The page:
Huh. Really, it's too bad you've had not great luck it seems with the bakeries here. Actually, unless I'm in one of the bakeries buying something else, I rarely purchase anything sweet. My family of aunts and mother always have something around, so no need. However, I was recently craving a 'melamakarono' (honey soaked cookie) and bought 6 at Select. I thought it was excellent--perfect amount of cinammon, clove, and nutmeg, and perfectly soaked through with honey. Gave one to my mother and she didn't like it much. (honestly, hers are much better!). And you describe it perfectly, the ones my family makes (mother, aunts) have lots of flavour as well as butter, so the texture and flavour is much more pronounced, like for the koulouraki, they always use freshly squeezed orange juice, and even the rind. And, you may not be SO obsessed, but have you ever tried your local Greek church? Sometimes during the holidays and Sundays, the women's that volunteer there often bake and sell tiropites, loukoumathes (honeyballs), and also these cookies. Perhaps the bakeries are baking for profit rather than flavour?

          Ah, picked up a large square of warm bougatsa from Athens yesterday, and pretty much devoured the entire thing. One of my all-time faves and they do it the best here in Toronto.

          1. re: Raquel
            d
            DanieDines Mar 12, 2009 10:12 PM

            I love Select Bakery, I moved into the area in the middle of one of many storms last winter and found this wonderful gem.
            I'm rather addicted to the Ekmek Kataifi, a rich custard with honeyed angel hair pastry on the bottom and topped with shaved chocolate, cinnamon and a wee bit of a rich whipped cream. Yum. Try to limit to twice a month, it's rich.
            They also bake bread twice daily, a village loaf fresh from the oven around 11:00 am is marvelous. Olive bread is also great.
            The apple squares are loaded with apples and the apple turnovers are light and delicious.
            While I find the cakes too rich with whipped cream, the cookies and biscotti are great. They also have a full deli, great feta, spinach pies, I could go on...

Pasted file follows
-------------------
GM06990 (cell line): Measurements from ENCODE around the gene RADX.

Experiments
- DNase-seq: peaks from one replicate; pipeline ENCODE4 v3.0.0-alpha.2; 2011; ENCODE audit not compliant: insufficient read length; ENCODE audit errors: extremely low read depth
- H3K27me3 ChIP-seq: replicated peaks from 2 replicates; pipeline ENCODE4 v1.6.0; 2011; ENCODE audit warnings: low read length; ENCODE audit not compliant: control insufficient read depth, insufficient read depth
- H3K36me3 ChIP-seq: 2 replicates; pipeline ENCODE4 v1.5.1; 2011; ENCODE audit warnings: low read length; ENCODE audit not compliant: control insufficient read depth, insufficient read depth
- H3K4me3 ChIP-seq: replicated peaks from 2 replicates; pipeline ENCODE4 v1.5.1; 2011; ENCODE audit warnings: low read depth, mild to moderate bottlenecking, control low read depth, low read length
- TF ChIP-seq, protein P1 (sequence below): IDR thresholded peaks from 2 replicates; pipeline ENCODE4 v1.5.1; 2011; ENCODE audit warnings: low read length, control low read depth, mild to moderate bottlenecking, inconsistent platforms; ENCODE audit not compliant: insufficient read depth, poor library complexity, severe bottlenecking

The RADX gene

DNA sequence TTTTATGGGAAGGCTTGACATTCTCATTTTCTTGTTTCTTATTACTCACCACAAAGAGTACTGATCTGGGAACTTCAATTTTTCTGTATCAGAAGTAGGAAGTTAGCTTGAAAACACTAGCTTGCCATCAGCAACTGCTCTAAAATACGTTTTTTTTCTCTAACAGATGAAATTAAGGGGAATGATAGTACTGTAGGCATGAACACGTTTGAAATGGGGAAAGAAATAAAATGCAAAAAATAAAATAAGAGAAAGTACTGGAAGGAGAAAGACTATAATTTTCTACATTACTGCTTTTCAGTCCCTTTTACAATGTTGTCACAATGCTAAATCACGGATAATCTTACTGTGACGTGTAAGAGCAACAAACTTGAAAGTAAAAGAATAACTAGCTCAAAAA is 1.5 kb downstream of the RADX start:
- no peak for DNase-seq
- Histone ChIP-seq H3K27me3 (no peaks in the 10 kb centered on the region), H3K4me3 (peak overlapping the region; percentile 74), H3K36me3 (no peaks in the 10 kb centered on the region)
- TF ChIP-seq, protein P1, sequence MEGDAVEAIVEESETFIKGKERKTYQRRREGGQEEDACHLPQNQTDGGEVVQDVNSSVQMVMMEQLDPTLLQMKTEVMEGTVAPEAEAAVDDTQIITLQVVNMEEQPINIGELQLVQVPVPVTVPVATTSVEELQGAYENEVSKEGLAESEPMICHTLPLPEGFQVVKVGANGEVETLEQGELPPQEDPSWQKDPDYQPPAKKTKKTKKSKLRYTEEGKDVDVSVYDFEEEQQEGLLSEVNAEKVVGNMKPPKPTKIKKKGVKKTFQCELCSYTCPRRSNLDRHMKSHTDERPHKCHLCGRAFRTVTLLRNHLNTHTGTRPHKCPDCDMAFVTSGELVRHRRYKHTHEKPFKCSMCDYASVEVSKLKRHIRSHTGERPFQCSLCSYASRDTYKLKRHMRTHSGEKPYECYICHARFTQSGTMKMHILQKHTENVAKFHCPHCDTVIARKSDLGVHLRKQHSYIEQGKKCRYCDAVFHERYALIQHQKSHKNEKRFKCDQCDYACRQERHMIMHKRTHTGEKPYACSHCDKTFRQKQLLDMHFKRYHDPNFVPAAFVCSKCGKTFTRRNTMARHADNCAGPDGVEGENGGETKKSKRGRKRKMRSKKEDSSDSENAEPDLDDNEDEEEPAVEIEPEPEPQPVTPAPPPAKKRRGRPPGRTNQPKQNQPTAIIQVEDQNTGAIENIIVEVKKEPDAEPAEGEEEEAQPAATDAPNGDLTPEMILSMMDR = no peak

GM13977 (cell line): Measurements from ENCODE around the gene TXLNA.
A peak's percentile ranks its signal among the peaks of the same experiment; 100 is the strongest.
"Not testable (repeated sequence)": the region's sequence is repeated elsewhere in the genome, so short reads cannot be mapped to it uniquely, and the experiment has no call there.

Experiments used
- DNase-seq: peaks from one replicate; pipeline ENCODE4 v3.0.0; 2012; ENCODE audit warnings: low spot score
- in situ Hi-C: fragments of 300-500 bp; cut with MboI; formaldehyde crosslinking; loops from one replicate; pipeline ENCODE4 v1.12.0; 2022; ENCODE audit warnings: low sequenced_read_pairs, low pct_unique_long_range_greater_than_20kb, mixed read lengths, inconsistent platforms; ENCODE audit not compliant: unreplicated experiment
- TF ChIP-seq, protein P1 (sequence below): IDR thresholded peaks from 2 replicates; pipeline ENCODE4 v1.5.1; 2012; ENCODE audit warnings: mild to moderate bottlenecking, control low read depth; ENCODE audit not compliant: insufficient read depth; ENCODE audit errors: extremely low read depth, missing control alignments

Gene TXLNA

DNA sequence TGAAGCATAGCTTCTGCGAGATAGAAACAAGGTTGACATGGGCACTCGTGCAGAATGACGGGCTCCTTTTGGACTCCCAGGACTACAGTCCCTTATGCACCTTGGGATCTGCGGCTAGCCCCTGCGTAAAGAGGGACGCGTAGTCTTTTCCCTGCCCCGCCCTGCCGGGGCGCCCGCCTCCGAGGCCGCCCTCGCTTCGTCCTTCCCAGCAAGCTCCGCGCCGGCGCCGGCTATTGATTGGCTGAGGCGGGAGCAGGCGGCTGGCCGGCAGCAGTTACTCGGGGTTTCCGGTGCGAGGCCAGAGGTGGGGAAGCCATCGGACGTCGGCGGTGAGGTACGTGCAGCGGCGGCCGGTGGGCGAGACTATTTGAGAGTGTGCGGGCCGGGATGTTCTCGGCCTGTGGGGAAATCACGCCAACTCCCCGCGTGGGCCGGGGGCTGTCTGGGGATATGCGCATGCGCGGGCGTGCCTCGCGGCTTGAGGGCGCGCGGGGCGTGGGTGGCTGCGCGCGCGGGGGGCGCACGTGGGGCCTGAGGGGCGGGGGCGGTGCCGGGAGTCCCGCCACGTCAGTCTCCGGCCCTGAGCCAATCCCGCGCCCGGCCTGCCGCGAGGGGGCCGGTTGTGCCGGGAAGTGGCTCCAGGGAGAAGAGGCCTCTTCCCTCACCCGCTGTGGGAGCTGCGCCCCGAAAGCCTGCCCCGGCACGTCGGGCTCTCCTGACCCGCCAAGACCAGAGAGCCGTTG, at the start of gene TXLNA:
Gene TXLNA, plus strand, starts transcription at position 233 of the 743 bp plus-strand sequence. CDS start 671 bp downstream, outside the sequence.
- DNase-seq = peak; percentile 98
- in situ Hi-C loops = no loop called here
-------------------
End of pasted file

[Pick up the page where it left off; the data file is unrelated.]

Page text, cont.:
See for yourself. I'm Irish, but loving my greek neighbourhood!
            Another note, popped into Donlands Bakery also when I moved here and left without purchase, was not feeling the love. The Danish pastry shop is good, lots of strudels and always fancy wee cupcakes for festive seasons that are a cut above the usual grocery store fan fare.
            This is a great neighbourhood, best breakfast is at Sammy's Eatery and Prime Rib Restaurant. Donlands and O'Connor $4.95 will fill you up for the day. I know the owner, followed him through 5 restaurants, including Rosemary and Thyme. But that's for another post.
            If there are other bakeries I should be exploring please fill me in.
            Danie

            1. re: DanieDines
              e
              embee Mar 13, 2009 04:26 AM

              Try Sweet Indulgence on Coxwell south of O'Connor.

              1. re: embee
                d
                DanieDines Mar 13, 2009 06:32 PM

                Thanks for reminding me, I've heard good things about them and have been meaning to go there. Will definitely check them out soon.

      2. re: embee
        p
        Pincus Mar 12, 2009 11:42 AM

        I too used to love Donlands Bakery but last time I was in there I got bad service and not very inspiring cookies.

        That's the only bakery in that area I've ever been to.

      3. a
        Atahualpa Mar 12, 2009 10:09 AM

        Possible Answers:

        1. Donlands Greek bakery (yes, it really is called that -- they USED to be on Donlands)

        2. Hansen's Danish Pastry Shop

        --

        As for if they are any good or not, I can't quite answer that easily.

        I don't like ANYTHING from the Greek bakery. But, I can't ever recall really liking anything from any Greek bakery. Even for Baklava, I much prefer the middle-eastern (esp. Iranian) versions.

        Hansen's does some things well (their "Old-Fashioned" (they have several types) Butter Tarts, some of their squares) but nothing for which I'd go out of my way.

        Show Hidden Posts